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post #35 of 118

No, no, no, no, no...

 

...Android is winning, eleventy billions of acts-vites every minute.

 

A source in the Android Astroturfer's office just sent me one of their motivational posters:-

 

 

 

Apple is domed.

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post #36 of 118
post #37 of 118
Quote:
Originally Posted by TheElectricChairRepairman View Post

I'd like to see regional charts throughout the major markets in the world. More telling than just the US market.

 

From the last world comparison I saw, right when the iPhone 5 came out (if anyone has later, please post)...

 

The US looked like this:

 

The UK and Australia looked like this:

 

Most of the EU looked like this:

 

And here was China:

 

post #38 of 118
I remember when Android forums were filled with stories like this, in which data was used or massaged to paint a brighter picture than reality suggested. Then Android evolved. Phones started to be released that could compete with the iPhone, and Android started gaining real traction beyond being the "poor man's smartphone." All of a sudden, postings like this started to disappear, and Android owners didn't feel like they had to support their choice in smartphone with sales reports and crowd-bashing of the other platforms. Funny how the tables turn.

The iPhone is a great phone, perfect for a lot of people. But to claim that the current iteration of Android is inferior to iOS and that there's no phone that can match the iPhone experience in today's market is just plain denial.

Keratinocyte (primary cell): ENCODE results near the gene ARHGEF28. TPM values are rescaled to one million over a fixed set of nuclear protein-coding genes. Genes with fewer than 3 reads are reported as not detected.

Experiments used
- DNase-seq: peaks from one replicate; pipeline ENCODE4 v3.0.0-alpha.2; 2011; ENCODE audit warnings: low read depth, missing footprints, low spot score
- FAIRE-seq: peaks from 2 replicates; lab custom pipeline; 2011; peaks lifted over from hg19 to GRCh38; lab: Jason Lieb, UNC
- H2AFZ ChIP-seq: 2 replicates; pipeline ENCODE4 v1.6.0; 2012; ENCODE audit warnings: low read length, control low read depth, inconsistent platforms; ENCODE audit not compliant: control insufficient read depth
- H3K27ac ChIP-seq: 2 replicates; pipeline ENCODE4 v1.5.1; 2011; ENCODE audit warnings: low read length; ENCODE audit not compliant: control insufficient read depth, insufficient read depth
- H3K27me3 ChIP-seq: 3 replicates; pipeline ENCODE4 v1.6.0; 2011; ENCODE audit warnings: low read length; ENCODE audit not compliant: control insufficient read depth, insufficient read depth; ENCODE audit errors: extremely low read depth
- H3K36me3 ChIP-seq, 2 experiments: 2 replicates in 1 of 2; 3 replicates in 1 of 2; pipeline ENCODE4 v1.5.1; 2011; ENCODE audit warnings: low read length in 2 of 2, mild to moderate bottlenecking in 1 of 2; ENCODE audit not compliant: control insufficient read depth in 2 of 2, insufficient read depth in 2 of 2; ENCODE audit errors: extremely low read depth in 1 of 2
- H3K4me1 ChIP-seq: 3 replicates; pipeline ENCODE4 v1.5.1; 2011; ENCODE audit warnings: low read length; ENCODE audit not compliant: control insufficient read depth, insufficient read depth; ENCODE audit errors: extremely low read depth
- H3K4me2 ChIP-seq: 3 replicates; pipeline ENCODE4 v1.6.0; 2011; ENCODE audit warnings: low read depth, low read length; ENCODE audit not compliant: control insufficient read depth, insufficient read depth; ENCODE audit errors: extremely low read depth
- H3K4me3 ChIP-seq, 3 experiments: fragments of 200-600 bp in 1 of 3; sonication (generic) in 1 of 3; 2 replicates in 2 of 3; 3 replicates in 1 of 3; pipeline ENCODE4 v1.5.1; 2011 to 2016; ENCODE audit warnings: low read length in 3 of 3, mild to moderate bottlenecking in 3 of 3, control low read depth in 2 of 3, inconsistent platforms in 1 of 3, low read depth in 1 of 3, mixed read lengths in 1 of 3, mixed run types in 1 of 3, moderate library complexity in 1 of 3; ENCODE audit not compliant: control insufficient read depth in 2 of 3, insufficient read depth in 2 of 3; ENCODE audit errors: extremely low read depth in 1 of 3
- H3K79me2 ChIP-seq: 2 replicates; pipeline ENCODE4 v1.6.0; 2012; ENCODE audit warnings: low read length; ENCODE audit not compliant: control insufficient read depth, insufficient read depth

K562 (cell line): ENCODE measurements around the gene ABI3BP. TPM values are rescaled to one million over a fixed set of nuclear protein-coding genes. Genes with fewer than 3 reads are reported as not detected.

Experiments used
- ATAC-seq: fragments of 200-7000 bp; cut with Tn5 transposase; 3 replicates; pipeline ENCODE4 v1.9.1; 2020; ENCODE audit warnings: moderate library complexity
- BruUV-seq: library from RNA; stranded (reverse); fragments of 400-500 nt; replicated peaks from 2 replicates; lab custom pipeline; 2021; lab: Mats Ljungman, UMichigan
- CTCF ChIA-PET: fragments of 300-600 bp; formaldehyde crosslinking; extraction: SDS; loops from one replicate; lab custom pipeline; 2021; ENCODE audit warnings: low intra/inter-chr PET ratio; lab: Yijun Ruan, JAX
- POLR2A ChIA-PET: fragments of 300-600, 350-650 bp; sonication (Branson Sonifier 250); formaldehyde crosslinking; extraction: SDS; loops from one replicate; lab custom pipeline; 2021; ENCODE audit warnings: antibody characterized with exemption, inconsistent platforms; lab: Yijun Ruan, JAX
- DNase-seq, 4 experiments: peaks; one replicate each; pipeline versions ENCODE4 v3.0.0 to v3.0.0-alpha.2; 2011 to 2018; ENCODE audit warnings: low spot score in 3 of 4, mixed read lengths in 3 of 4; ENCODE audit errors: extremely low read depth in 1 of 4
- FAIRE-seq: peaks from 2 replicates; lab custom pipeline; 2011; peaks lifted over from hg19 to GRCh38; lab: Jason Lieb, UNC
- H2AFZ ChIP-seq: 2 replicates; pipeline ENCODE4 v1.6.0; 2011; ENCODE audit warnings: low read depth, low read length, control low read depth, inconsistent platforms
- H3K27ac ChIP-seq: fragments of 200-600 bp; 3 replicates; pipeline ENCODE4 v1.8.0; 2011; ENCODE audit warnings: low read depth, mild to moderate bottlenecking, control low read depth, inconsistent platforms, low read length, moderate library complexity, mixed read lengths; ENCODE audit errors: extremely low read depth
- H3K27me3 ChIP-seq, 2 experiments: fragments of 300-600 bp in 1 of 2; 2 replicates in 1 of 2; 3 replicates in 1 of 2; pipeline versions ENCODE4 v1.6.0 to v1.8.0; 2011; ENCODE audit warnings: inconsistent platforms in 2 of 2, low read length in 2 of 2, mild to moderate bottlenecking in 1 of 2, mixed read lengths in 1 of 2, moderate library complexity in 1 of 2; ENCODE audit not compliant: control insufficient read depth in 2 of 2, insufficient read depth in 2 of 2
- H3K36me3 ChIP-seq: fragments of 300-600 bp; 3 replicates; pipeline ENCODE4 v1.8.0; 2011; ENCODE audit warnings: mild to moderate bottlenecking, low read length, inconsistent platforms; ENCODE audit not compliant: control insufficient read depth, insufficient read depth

Edited by rmcray08 - 4/18/13 at 1:58pm
post #39 of 118

There are over a hundred cellular service providers in the US. Only counting the top 5 carriers other than VZ and ATT, they have about 100M subscribers combined. This number can be compared to about 200M for VZ and ATT combined. The other 100 carriers in the US probably sell nothing but Android phones so looking at a chart that only considers the numbers for VZ and ATT is a bit misleading regarding how many Androids are actually being sold within the US.

 

The demographics information would be more important though because it would most likely indicate factors such as median income, education, and geographic location which I am confident would show iPhone as more popular among the higher income/education segment as well as more popular in larger metropolitan areas.

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post #40 of 118
Quote:
Originally Posted by MacRulez View Post

 

I don't have any firm data on that myself, so we'll have to rely on the outside world for guidance on overall market share:

 

Worldwide (IDC)

Worldwide (Strategy Analytics

US (Kantar

All bogus 'estimates.'

 

ATT's and VZW's are actuals. And they control 70% of the US market.